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Two 9/11 Saudi Hijackers Helped By US-Based Network – Ex-FBI Agent

Two 9/11 Saudi Hijackers Helped By US-Based Network – Ex-FBI Agent
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By Staff, Agencies

A former Federal Bureau of Investigation [FBI] agent involved in an investigation into the September 11, 2001 attacks said two of the hijackers received help from a US-based network of Saudis, including Omar al-Bayoumi who had ties to the Saudi government.

Danny Gonzalez, who worked on the still-classified FBI investigation 'Operation Encore' which focused on Nawaf al-Hazmi and Khalid al-Mihdhar who along with three other hijackers flew planes into the Pentagon, said he believes the pair were helped by a number of Saudi citizens including Bayoumi after they moved to San Diego in January 2001.

“19 hijackers cannot commit 3,000 mass murders by themselves,” Gonzalez told CBS News.

Bayoumi, who was working for the Riyadh government, helped al-Hazmi and al-Mihdhar move to San Diego and assisted them in finding an apartment and opening a bank account after, Gonzalez said.

The 9/11 Commission report released in 2004 found that Bayoumi was an "unlikely candidate for clandestine involvement” with extremists. It said there was "no credible evidence that he believed in violent extremism or knowingly aided extremist groups.”

But Gonzalez said the public would learn "a lot" if documents from 'Operation Encore', which began two years after the Commission's report, were released, adding that the records would change the public's understanding of the attacks.

Gonzalez said he can’t reveal certain classified information about the investigation per orders from the FBI.

His statements came as US President Joe Biden on Friday directed the Department of Justice to declassify some documents related to the attacks and release them over the next six months amid pressure from families and survivors who are suing the kingdom for its alleged complicity in the attacks.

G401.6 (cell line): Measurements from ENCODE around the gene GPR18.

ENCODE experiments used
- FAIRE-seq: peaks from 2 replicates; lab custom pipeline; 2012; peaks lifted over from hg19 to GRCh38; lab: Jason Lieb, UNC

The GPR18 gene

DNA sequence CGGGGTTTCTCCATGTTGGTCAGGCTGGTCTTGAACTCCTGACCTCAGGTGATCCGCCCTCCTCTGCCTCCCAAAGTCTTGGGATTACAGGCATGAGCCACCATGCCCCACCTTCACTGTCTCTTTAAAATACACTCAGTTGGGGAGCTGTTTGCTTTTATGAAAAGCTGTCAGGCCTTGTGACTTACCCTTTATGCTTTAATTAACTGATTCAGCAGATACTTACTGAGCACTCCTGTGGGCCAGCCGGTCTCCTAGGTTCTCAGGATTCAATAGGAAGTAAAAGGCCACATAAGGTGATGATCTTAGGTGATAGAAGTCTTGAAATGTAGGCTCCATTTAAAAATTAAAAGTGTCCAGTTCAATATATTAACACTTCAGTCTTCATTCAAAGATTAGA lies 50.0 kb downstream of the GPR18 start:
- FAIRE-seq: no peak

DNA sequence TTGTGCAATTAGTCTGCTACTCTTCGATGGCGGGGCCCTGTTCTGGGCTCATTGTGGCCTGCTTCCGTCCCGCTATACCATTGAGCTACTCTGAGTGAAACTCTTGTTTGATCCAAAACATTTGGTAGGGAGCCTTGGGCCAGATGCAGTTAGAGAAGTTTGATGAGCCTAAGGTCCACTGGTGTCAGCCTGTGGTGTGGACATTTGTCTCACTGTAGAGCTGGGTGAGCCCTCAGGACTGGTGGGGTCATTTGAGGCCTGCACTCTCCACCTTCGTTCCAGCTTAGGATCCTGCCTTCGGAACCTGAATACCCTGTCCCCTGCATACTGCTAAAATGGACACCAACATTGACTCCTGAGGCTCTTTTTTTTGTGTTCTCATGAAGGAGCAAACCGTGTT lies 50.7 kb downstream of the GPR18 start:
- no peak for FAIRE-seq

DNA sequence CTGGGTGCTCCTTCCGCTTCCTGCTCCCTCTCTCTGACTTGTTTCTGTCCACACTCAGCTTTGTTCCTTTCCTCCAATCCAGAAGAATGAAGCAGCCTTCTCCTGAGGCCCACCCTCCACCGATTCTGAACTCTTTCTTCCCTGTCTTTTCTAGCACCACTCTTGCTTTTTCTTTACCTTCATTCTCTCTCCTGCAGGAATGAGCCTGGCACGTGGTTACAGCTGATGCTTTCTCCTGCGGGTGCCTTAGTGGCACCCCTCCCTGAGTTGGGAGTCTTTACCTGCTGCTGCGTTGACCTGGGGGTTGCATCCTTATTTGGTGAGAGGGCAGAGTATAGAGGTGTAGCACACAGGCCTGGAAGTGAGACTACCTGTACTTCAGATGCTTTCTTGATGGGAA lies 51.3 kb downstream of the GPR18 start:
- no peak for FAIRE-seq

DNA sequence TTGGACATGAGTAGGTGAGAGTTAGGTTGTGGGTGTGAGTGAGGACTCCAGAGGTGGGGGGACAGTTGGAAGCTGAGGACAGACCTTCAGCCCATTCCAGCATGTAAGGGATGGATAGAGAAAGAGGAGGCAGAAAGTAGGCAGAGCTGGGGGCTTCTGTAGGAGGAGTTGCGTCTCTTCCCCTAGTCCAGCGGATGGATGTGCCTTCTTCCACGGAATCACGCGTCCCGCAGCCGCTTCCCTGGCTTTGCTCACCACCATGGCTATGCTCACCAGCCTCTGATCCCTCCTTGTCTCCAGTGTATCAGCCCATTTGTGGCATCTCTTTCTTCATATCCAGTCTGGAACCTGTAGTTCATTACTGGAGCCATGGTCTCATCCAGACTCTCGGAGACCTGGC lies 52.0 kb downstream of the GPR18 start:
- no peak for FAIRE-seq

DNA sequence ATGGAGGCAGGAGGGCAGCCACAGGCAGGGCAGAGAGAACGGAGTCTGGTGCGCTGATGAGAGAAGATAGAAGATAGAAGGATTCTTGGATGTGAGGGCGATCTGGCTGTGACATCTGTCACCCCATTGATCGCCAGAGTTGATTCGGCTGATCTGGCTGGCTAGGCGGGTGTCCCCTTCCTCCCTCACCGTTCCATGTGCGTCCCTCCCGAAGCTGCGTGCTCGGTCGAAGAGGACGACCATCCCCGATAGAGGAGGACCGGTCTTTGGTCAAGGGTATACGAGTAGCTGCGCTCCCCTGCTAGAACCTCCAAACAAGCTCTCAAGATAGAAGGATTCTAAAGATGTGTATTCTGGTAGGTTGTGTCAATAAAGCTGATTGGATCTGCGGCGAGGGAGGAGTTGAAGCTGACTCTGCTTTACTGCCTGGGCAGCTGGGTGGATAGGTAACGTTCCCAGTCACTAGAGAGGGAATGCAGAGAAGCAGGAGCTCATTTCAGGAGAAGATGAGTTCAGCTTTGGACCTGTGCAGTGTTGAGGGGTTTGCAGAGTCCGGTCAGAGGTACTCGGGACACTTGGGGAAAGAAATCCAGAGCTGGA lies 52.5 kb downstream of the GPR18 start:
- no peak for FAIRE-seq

Some of the documents which are set to be released pertain to "Encore."

Commenting on Biden’s order, Brett Eagleson who lost his father Bruce in the Twin Towers attacks and has been an advocate for the victims’ families, said they would stay skeptical until the documents were released. 

“We are cautiously optimistic that we will get the documents we need, however our guard is still up," Eagleson told DailyMail.com.

Some 3,000 people were killed in the attacks that targeted several locations across the US.

Saudi Arabia’s name came to the fore in discussions concerning the attacks after their occurrence, with investigators quickly concluding that 15 of the 19 hijackers involved in the raids were of Saudi origin.

The Riyadh regime, however, has managed to avoid any liability amid what the families of the victims, survivors and their lawyers denounce as Washington’s attempts to shield the kingdom from any comeuppance.

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